By Michelle Dunlop Herald Writer
The focus on the company’s single-aisle aircraft comes a day after Boeing launched the new wide-body 787-10. The air show in Paris, held in alternating years with one in Farnborough, England, provides a platform for jet makers to announce orders that were negotiated earlier or to show off new products.
On Wednesday, Boeing said it will deliver the re-engined 737 MAX sooner than originally planned — in the third quarter, rather than the fourth, of 2017. Southwest Airlines will receive the first MAX jet.
Boeing had built into the MAX’s development timeline the possibility of an earlier first delivery, and the stepped-up tempo won’t raise production risks in Renton, where 737s are built, said Scott Fancher, who leads airplane development for Boeing.
The earlier delivery helps Boeing catch up a bit on rival Airbus, which will deliver its first A320 new engine option aircraft in 2015.
Boeing and CIT Group revealed a new order, valued at $3 billion, for 30 737 MAX 8s on Wednesday. Travel Service, based in the Czech Republic, also expressed interest in ordering three MAX jets, though its order has not been finalized.
Boeing’s existing Next Generation 737 aircraft also received attention Wednesday. Oman Air ordered five 737-900 ER jets in a deal valued at $473 million at list prices. Boeing and Ryanair also said they’ve finalized an order first announced in March for 175 Next Generation 737s. That order is valued at $15.6 billion at list prices.
Airbus also announced orders for the wide-body A350XWB, which flew for the second time Wednesday. The Toulouse, France-based company announced an order Wednesday from Air France-KLM Group for 25 A350-900s, valued at $7.2 billion, and options for the same amount, clinching a deal that had dragged out because of a maintenance dispute with Rolls-Royce Holdings. It also signed an accord with SriLankan Airlines for four A350s.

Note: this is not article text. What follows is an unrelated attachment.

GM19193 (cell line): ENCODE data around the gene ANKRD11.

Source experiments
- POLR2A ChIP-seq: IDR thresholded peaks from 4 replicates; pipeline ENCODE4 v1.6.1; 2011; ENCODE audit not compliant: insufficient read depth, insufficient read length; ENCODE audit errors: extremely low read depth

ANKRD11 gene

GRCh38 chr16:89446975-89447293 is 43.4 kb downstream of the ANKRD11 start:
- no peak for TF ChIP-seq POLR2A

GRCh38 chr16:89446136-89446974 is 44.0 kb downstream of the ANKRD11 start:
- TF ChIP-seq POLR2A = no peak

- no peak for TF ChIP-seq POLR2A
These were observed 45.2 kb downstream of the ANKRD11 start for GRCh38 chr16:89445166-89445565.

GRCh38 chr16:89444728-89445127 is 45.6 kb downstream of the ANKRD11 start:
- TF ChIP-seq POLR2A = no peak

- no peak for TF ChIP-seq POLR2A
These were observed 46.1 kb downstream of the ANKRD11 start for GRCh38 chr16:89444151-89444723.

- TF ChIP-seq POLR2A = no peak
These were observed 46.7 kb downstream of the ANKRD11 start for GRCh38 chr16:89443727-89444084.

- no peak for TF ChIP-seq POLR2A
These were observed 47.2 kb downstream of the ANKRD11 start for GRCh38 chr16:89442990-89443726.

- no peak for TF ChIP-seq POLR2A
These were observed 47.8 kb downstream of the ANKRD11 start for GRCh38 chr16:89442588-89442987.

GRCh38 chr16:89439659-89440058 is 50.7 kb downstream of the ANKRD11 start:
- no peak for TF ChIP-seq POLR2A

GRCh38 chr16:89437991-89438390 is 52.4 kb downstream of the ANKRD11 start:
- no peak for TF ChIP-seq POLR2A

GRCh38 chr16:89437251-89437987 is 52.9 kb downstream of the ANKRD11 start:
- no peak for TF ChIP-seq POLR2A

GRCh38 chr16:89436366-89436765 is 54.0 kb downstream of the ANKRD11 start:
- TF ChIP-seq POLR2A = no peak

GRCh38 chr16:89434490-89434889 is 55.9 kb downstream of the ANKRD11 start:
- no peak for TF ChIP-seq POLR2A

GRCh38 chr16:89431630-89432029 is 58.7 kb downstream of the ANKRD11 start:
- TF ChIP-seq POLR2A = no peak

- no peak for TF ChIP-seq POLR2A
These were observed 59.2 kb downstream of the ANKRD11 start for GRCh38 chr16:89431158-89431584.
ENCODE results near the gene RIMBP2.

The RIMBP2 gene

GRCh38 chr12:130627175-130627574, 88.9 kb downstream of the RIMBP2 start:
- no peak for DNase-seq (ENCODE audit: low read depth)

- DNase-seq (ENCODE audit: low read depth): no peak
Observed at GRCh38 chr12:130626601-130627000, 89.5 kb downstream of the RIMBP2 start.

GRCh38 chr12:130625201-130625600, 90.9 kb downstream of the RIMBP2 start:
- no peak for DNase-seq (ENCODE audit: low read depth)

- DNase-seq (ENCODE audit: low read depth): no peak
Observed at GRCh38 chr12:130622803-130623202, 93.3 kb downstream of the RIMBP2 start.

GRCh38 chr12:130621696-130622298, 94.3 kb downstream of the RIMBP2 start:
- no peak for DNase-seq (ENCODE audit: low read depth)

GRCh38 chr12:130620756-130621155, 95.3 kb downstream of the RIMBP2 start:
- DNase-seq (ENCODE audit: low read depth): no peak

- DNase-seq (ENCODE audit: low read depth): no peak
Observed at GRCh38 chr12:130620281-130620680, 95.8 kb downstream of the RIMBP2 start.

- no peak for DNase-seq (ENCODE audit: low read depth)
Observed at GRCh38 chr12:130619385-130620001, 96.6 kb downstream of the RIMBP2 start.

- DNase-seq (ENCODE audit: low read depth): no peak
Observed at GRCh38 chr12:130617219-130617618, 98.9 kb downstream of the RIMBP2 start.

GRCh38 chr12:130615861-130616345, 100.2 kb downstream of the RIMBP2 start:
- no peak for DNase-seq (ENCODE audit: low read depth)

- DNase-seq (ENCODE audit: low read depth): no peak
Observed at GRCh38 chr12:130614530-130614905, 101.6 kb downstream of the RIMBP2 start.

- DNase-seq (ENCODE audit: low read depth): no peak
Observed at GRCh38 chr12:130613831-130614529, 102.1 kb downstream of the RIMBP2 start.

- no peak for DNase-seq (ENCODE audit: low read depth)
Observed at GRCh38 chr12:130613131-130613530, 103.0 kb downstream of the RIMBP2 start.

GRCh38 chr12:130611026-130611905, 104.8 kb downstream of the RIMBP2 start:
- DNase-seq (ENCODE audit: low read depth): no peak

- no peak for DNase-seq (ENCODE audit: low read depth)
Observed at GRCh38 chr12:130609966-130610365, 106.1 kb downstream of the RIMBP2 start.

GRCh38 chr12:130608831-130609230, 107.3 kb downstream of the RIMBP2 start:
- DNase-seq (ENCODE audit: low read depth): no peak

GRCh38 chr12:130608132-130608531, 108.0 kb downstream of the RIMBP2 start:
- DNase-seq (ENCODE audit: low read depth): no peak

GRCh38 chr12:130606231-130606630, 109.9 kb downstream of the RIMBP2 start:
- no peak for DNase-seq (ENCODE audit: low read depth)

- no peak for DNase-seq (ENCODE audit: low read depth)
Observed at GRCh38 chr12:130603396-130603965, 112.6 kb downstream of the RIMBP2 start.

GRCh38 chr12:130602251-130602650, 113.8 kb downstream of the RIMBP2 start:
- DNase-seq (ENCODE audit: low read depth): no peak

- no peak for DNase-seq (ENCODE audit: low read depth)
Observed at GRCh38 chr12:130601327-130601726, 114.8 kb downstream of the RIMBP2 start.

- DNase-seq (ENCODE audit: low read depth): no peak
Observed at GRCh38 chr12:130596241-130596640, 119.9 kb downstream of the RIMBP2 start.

Boeing CEO Jim McNerney traded jabs through the media with Tom Enders, CEO of Airbus’ parent company, EADS. Both asserted their respective companies have the right strategy for the wide-body jet market.
McNerney has indicated Boeing could launch an updated 777 later this year, while Airbus’ A350XWB family of jets will compete against the 787 lineup and the smaller 777X.
“As we say in America, game on now,” McNerney said in a Bloomberg Television interview. “Our strategy in the wide-body area is to have a broader product offering than our competitor.”
Bloomberg News contributed to this story.